You know about the Little Free Library movement (e.g., here and at Fake Flamenco, here). And you know about the miniature art gallery that blossomed in Boston at the start of the pandemic (here). But did you know about the Little Free Art Library in Seattle? You may be interested to see how the idea evolved from something the artist had done for her mother. Cathy Free at the Washington Post has the story.

“Stacy Milrany probably runs the only art gallery in the country where visitors are encouraged to walk away with the art. And as far as she knows, her Little Free Art Gallery in Seattle’s Queen Anne neighborhood is likely the only museum where all of the works will fit neatly in a pocket.

“Milrany’s miniature gallery, which opened for public view on Dec. 13, sits five feet off the ground inside a white wooden box in front of her house. The head curator and painter said she based her idea on the popular Little Free Libraries in neighborhoods coast to coast.

‘The idea is pretty simple — anyone is welcome to leave a piece, take a piece or just have a look around and enjoy what’s inside,’ said Milrany, a painter who runs a small, appointment-only gallery featuring her works. …

“Milrany gave her wee museum a contemporary design [and] installed a tiny bench and small plastic people who, she said, appear to be reflecting on the art. The bench and people are part of the permanent collection and not for the taking. …

“Said Milrany, ‘Just the surprise of seeing what people put in there has made this super fun for me.’ So far, she has seen works featuring bulldogs, masked heroes and a chicken farmer, as well as intricate collages and painted seashells.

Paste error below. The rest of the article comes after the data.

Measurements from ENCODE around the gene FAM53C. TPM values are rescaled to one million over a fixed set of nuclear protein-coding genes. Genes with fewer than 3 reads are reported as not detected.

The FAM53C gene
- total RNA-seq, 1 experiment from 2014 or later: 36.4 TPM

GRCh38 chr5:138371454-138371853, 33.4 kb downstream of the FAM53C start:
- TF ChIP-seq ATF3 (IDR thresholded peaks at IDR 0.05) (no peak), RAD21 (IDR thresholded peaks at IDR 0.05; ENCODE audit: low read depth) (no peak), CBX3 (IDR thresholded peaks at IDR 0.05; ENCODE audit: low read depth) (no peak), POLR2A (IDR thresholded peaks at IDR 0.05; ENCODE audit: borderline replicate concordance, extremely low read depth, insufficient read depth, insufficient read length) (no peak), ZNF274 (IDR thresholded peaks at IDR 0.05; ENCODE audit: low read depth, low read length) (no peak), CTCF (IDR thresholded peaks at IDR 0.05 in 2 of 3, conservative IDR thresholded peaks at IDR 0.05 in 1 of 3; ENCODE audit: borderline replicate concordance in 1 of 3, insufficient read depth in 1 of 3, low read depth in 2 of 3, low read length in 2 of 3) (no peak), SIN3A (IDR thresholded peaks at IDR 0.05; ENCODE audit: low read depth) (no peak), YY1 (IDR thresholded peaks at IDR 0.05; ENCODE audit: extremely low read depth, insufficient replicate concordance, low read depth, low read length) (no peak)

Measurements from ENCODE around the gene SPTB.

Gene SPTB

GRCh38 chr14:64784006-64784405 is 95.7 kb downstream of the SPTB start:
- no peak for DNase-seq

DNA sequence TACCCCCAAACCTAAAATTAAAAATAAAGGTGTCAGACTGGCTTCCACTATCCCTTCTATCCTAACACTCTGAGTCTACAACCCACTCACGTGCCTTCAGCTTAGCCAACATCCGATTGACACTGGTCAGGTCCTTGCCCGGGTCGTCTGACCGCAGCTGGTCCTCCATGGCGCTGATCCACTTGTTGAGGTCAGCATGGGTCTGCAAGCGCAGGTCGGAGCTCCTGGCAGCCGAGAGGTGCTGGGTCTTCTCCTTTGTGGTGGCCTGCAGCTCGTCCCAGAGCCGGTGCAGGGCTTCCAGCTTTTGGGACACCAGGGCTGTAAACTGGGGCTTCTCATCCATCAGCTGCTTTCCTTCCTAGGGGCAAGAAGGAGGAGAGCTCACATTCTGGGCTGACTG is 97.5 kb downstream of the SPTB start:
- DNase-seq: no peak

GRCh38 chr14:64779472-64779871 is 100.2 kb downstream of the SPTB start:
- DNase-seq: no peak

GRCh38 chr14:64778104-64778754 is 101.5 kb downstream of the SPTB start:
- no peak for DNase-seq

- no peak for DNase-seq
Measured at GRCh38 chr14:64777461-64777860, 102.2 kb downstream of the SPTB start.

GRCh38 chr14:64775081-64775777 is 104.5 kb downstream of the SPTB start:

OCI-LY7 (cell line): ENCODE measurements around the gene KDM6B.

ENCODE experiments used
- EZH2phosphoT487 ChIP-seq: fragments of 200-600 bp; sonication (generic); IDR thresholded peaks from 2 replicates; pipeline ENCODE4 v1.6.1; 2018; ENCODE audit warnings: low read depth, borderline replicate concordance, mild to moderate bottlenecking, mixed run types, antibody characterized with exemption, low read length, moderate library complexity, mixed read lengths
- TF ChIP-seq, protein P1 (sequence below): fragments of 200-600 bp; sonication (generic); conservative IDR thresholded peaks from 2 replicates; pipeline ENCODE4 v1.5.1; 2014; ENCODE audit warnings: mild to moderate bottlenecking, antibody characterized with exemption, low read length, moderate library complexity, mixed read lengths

“It was March 2019 when she first started creating miniature art pieces. … Milrany’s mother had just been diagnosed with cancer and was about to begin chemotherapy treatment in Portland, Ore., about 2½ hours away from her home.

“ ‘I decided if I couldn’t be with her every day she was going through treatment, I could offer a little piece of something via UPS every single day — something made by a human hand to add some brightness to those dark days,’ she said.

“Friends and gallery visitors offered to help when they learned what Milrany was doing for her mother, and together they created 140 pieces of mixed-media pieces of art measuring 4-by-6 inches each. Her mother, who is now healthy, said the daily deliveries helped her to get through the most difficult time of her life, Milrany said.

“When the pandemic took hold in Seattle last year, she decided to expand her idea and paint 500 more small artworks and send them to people who were isolated because of the virus. She called her project ‘Dose of Art.’

“ ‘I put a notice on Instagram and people started asking me to mail them to people who were in nursing homes or their moms or dads who were home alone,’ Milrany said. …

“Then last month, Milrany came up with the idea for her Little Free Art Gallery.

“A carpenter friend helped her build an 18-by-15-inch cedar display case, paint it white and install it on a post out front, along with a sign:

“ ‘Welcome to the smallest free-est art gallery in the world. Have a look around! If you’d like to take a piece, please leave another piece in its place for the next art-lover who comes around.’ …